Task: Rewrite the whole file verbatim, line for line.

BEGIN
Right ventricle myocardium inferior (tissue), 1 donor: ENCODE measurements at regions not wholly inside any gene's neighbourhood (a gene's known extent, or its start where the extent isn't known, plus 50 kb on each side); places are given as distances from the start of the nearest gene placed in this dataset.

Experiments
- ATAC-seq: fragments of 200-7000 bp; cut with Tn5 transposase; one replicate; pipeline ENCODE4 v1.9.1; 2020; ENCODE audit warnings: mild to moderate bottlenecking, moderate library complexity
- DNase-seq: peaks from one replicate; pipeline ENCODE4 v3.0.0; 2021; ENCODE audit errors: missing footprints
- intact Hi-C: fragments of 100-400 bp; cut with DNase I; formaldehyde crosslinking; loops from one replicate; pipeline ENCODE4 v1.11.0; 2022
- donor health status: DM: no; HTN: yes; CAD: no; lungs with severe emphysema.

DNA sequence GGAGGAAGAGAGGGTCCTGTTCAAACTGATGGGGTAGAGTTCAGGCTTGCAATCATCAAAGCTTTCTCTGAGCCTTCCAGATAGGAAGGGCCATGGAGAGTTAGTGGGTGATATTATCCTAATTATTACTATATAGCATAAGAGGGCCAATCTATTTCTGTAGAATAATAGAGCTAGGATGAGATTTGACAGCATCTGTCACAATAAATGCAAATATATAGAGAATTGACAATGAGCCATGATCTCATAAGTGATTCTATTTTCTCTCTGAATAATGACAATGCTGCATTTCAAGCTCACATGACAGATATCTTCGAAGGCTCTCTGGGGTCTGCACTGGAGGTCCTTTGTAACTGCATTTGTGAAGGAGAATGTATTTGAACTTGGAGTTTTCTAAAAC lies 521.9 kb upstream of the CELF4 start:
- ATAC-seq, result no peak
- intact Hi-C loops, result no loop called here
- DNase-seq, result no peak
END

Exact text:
Right ventricle myocardium inferior (tissue), 1 donor: ENCODE measurements at regions not wholly inside any gene's neighbourhood (a gene's known extent, or its start where the extent isn't known, plus 50 kb on each side); places are given as distances from the start of the nearest gene placed in this dataset.

Experiments
- ATAC-seq: fragments of 200-7000 bp; cut with Tn5 transposase; one replicate; pipeline ENCODE4 v1.9.1; 2020; ENCODE audit warnings: mild to moderate bottlenecking, moderate library complexity
- DNase-seq: peaks from one replicate; pipeline ENCODE4 v3.0.0; 2021; ENCODE audit errors: missing footprints
- intact Hi-C: fragments of 100-400 bp; cut with DNase I; formaldehyde crosslinking; loops from one replicate; pipeline ENCODE4 v1.11.0; 2022
- donor health status: DM: no; HTN: yes; CAD: no; lungs with severe emphysema.

DNA sequence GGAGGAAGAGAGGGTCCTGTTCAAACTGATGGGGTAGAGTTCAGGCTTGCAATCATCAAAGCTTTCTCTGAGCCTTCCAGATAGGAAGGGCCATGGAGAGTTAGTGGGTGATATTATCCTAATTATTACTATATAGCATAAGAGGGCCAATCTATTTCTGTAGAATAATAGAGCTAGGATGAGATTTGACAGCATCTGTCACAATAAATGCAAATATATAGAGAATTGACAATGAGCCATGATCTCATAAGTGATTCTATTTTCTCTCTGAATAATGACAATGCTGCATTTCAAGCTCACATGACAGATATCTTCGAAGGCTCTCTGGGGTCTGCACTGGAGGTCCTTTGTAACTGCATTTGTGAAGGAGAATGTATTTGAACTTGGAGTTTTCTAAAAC lies 521.9 kb upstream of the CELF4 start:
- ATAC-seq, result no peak
- intact Hi-C loops, result no loop called here
- DNase-seq, result no peak